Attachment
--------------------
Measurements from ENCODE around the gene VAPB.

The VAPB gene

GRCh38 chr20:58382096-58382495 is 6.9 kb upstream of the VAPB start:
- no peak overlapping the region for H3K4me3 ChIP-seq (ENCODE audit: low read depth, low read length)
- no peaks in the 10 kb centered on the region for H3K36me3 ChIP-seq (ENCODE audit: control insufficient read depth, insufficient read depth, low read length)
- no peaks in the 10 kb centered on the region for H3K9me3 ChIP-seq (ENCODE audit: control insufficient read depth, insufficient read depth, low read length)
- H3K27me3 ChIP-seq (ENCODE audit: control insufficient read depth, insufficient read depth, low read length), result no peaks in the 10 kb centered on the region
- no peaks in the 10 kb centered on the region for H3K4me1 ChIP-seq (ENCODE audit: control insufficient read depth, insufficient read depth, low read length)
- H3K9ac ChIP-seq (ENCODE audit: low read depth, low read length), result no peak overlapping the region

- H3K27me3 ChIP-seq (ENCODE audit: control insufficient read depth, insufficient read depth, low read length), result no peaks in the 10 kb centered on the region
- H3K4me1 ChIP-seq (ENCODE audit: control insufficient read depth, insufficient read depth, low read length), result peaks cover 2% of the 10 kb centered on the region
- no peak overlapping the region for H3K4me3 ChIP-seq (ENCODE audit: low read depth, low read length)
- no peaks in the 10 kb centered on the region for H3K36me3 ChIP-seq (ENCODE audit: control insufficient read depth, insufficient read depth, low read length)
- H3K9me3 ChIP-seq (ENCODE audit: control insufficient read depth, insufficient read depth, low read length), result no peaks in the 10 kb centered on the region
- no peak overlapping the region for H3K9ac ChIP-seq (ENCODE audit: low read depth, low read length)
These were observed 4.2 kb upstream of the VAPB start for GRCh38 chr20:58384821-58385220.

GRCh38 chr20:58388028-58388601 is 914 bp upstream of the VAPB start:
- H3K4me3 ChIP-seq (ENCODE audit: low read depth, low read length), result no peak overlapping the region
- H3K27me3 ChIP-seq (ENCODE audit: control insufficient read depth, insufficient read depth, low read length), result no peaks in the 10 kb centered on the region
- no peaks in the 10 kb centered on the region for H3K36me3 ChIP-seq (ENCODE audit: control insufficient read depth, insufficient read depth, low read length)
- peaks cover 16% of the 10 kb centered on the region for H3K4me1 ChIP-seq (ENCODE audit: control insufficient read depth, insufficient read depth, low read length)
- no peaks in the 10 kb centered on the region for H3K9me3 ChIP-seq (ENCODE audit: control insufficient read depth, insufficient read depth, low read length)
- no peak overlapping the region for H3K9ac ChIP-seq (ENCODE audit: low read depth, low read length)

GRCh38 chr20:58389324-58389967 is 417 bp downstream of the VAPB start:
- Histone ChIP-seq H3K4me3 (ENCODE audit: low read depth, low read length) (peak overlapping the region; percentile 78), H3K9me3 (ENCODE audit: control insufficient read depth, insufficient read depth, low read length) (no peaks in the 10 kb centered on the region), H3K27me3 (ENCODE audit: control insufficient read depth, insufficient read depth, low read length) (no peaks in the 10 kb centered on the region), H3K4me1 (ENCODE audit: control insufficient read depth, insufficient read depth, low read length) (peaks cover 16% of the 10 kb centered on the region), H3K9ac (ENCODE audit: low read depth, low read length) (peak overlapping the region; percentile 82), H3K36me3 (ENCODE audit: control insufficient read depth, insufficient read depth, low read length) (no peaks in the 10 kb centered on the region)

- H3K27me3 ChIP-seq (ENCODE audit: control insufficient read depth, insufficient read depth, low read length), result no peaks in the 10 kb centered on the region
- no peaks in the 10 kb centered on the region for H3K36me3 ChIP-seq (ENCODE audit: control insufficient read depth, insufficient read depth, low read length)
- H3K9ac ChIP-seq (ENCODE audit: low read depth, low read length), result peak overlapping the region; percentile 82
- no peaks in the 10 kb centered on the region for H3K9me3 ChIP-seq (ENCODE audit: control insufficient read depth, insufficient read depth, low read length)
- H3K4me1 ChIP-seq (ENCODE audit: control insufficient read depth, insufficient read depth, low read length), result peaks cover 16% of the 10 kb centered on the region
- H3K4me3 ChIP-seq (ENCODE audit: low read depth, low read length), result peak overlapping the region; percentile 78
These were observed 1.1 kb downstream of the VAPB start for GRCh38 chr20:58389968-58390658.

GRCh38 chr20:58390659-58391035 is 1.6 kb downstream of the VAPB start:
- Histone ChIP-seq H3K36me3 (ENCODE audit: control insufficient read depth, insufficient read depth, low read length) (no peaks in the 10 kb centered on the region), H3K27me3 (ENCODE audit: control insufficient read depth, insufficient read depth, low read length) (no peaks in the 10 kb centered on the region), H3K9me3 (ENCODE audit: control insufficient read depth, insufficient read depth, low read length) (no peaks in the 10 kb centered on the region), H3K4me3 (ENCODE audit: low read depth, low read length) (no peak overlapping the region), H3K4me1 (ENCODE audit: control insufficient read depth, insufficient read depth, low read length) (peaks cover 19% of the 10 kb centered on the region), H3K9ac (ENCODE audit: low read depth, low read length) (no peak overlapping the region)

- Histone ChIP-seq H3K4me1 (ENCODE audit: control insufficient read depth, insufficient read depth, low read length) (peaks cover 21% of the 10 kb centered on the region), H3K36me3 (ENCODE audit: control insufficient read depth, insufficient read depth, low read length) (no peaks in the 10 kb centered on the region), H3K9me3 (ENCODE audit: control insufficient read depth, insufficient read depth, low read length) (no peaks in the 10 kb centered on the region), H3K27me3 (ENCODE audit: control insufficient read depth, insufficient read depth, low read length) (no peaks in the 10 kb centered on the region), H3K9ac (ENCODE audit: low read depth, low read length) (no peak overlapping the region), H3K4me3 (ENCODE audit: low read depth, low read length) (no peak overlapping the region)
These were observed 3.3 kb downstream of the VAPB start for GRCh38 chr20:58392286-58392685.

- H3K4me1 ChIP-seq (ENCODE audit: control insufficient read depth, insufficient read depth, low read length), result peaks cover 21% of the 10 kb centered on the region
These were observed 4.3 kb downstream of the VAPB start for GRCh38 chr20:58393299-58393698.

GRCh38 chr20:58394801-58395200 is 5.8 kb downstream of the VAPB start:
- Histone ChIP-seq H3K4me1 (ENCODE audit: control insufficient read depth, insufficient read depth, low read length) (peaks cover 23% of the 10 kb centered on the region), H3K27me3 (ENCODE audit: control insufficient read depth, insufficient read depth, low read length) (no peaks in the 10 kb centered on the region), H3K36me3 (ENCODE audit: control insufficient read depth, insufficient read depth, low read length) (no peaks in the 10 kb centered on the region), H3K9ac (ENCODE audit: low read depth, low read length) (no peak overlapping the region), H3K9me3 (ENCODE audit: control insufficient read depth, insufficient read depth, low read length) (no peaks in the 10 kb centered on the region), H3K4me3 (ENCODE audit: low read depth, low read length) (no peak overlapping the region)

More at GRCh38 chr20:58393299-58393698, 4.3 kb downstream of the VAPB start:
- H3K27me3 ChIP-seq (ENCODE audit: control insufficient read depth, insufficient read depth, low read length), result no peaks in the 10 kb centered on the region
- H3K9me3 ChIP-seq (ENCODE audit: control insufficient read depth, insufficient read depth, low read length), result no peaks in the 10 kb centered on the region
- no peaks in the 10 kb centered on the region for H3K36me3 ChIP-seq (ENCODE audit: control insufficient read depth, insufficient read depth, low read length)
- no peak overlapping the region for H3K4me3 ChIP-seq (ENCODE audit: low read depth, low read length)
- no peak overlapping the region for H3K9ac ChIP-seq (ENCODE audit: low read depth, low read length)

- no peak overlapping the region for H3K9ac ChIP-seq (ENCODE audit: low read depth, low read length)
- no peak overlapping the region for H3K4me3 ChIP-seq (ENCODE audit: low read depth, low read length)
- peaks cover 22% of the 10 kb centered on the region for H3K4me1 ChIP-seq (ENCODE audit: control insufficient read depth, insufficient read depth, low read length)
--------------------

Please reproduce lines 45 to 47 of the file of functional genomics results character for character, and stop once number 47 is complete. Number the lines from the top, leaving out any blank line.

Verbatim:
- no peak overlapping the region for H3K4me3 ChIP-seq (ENCODE audit: low read depth, low read length)
- no peak overlapping the region for H3K9ac ChIP-seq (ENCODE audit: low read depth, low read length)

- no peak overlapping the region for H3K9ac ChIP-seq (ENCODE audit: low read depth, low read length)